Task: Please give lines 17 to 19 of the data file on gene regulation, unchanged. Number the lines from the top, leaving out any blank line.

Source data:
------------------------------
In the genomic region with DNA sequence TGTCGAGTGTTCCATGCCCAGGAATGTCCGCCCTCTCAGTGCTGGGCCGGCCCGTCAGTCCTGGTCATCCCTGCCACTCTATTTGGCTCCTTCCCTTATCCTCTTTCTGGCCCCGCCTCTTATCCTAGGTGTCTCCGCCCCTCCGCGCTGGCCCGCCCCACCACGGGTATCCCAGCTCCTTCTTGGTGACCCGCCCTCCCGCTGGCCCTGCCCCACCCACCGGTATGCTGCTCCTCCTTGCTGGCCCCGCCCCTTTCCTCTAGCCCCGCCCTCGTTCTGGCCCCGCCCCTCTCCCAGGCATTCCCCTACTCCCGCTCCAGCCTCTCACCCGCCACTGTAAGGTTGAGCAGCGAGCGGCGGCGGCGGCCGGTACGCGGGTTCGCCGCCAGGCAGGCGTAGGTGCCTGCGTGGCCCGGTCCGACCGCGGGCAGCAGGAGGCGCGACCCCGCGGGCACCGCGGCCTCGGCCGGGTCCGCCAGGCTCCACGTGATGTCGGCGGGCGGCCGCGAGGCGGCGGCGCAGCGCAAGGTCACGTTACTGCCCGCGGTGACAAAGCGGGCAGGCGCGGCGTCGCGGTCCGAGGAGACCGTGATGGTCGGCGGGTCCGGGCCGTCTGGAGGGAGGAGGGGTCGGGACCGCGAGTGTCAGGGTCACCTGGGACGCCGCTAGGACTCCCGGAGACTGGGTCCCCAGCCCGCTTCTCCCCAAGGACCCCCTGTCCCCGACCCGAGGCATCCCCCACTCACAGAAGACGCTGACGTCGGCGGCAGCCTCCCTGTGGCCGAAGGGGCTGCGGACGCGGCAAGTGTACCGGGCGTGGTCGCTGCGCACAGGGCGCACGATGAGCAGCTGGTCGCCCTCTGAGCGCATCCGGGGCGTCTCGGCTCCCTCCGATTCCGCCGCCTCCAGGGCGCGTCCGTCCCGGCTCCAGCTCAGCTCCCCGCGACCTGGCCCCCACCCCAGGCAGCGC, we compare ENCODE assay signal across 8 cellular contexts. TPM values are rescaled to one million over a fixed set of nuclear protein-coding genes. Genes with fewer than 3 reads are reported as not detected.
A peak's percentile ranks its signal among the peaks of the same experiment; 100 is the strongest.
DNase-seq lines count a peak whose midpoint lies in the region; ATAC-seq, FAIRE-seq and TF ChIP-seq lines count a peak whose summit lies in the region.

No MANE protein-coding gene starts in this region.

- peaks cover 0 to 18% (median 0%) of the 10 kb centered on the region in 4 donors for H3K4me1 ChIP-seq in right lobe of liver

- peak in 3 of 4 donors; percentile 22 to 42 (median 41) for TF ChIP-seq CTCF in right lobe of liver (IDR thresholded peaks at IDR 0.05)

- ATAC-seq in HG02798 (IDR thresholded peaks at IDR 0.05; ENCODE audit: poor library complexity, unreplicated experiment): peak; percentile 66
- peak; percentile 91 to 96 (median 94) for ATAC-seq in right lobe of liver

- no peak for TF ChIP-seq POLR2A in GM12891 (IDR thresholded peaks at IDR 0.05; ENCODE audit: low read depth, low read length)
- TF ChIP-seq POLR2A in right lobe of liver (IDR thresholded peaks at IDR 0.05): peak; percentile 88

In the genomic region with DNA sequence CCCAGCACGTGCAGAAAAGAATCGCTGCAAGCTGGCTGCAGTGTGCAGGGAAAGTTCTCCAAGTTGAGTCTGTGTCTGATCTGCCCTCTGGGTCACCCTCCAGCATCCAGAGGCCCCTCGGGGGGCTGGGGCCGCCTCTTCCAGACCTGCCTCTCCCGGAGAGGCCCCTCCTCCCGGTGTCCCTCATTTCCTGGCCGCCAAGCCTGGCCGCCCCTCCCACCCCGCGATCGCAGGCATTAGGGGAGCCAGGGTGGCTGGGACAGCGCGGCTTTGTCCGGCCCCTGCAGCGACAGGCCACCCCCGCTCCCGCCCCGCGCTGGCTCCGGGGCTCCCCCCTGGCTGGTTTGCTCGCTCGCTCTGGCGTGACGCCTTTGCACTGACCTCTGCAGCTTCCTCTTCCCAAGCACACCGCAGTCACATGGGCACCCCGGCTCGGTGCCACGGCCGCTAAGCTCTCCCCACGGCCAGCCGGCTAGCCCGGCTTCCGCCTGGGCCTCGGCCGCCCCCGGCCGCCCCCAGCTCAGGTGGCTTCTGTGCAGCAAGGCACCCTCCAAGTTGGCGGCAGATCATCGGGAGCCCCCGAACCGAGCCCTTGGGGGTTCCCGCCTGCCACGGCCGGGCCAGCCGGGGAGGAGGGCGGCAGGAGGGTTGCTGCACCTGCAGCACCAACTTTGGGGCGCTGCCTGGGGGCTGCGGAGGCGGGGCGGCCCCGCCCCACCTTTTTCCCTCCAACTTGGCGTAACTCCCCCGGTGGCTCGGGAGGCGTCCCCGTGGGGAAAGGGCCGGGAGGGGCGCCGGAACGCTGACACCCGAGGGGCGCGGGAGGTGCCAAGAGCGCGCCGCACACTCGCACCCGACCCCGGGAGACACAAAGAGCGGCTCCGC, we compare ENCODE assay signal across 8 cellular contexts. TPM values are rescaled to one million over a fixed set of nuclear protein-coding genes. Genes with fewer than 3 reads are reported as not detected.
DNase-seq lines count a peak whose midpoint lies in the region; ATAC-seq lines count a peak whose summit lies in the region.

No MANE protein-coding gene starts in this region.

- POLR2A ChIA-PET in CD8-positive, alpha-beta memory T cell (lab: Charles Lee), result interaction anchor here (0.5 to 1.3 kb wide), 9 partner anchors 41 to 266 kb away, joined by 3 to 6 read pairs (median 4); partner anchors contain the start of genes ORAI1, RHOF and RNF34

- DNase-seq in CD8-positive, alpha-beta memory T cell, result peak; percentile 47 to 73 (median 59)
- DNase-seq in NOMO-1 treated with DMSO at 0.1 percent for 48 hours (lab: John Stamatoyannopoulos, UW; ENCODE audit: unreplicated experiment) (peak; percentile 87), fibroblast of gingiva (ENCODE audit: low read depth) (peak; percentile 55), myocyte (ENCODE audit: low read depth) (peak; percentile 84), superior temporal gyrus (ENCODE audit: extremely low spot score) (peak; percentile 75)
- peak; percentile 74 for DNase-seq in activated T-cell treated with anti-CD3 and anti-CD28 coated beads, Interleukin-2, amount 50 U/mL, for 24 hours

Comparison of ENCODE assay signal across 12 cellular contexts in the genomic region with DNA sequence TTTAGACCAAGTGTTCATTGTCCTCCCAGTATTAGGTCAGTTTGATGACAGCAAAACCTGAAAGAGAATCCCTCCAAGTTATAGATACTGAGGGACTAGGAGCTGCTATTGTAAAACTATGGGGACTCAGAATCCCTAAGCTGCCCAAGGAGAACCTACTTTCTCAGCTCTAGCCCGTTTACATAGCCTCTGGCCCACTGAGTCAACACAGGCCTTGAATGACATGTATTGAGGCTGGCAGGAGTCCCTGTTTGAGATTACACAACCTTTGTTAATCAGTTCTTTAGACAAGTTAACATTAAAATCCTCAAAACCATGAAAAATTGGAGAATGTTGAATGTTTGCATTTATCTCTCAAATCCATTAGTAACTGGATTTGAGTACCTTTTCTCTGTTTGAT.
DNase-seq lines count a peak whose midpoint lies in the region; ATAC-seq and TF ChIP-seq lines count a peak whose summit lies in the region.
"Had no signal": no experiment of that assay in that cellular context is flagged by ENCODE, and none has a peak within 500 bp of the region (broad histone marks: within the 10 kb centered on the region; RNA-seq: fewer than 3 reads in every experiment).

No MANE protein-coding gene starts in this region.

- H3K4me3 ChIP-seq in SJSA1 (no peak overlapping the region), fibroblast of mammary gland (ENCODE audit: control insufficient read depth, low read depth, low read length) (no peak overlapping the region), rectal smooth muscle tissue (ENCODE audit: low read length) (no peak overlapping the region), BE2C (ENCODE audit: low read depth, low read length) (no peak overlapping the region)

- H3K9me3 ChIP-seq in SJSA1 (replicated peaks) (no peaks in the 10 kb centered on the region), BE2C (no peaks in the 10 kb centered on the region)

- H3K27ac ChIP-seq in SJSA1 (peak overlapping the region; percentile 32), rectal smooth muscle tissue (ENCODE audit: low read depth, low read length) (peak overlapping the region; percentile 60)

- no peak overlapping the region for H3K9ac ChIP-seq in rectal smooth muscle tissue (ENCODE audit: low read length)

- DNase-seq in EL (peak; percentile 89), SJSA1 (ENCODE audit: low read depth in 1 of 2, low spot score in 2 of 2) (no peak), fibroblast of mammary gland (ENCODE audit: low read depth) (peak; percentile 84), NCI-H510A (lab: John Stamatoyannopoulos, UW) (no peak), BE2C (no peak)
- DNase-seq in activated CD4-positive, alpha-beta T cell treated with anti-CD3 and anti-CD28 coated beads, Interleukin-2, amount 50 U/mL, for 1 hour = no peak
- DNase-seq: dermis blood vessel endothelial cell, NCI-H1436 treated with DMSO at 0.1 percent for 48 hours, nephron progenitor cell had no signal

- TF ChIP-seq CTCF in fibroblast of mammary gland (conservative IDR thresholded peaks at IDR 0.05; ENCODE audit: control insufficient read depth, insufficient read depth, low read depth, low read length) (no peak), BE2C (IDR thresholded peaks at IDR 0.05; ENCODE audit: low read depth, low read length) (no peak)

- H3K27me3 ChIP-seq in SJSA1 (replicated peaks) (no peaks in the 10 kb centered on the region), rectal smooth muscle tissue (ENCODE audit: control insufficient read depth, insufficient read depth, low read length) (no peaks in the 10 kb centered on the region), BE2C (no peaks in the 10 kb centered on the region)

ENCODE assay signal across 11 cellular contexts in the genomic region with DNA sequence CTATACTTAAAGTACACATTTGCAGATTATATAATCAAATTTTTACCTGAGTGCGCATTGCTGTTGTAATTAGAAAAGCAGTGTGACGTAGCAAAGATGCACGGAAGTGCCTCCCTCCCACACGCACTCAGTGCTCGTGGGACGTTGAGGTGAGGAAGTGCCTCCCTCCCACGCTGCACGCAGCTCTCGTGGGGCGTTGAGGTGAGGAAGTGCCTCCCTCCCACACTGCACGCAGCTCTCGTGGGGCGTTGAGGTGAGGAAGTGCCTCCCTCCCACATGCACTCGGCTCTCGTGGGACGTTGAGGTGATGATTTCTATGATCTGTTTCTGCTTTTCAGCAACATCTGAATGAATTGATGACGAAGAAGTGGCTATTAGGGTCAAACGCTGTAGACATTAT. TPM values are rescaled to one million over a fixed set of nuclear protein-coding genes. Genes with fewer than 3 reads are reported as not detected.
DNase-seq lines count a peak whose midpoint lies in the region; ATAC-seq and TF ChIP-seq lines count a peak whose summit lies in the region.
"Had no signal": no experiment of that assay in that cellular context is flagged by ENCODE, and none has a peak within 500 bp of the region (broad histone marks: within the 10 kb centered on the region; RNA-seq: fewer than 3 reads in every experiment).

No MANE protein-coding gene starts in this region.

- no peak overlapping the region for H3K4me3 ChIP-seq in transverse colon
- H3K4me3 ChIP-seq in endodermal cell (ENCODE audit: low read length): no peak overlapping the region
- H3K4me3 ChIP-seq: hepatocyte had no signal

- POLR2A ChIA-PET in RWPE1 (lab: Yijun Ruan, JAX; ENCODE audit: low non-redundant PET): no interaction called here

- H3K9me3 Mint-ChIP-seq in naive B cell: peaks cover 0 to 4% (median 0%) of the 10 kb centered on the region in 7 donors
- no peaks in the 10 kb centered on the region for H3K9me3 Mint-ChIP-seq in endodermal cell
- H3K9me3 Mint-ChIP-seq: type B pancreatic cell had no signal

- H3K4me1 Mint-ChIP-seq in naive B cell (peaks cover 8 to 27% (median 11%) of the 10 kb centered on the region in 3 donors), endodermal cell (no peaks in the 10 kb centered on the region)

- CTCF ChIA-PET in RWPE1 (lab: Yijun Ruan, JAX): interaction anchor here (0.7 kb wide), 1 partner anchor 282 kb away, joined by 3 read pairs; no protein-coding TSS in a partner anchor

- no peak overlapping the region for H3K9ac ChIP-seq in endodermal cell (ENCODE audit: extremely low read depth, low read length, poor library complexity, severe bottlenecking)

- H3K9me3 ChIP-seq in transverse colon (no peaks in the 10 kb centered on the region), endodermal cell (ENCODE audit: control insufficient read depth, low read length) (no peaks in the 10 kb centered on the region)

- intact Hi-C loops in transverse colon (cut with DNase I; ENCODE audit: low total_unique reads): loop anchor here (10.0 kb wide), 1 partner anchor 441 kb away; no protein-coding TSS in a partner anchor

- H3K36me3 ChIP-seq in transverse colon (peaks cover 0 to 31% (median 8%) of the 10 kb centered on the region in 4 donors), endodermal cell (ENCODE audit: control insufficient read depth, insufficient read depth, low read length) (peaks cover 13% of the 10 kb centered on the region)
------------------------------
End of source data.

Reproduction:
- peak; percentile 74 for DNase-seq in activated T-cell treated with anti-CD3 and anti-CD28 coated beads, Interleukin-2, amount 50 U/mL, for 24 hours

Comparison of ENCODE assay signal across 12 cellular contexts in the genomic region with DNA sequence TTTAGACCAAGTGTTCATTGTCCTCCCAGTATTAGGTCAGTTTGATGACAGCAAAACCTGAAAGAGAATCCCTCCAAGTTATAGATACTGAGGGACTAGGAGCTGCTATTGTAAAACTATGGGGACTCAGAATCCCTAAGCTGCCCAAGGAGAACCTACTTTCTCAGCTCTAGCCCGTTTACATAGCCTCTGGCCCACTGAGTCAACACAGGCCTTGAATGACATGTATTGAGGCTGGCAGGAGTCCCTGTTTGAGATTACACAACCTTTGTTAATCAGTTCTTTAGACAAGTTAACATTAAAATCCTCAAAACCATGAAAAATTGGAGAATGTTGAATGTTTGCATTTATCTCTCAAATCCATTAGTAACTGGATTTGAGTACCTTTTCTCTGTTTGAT.
DNase-seq lines count a peak whose midpoint lies in the region; ATAC-seq and TF ChIP-seq lines count a peak whose summit lies in the region.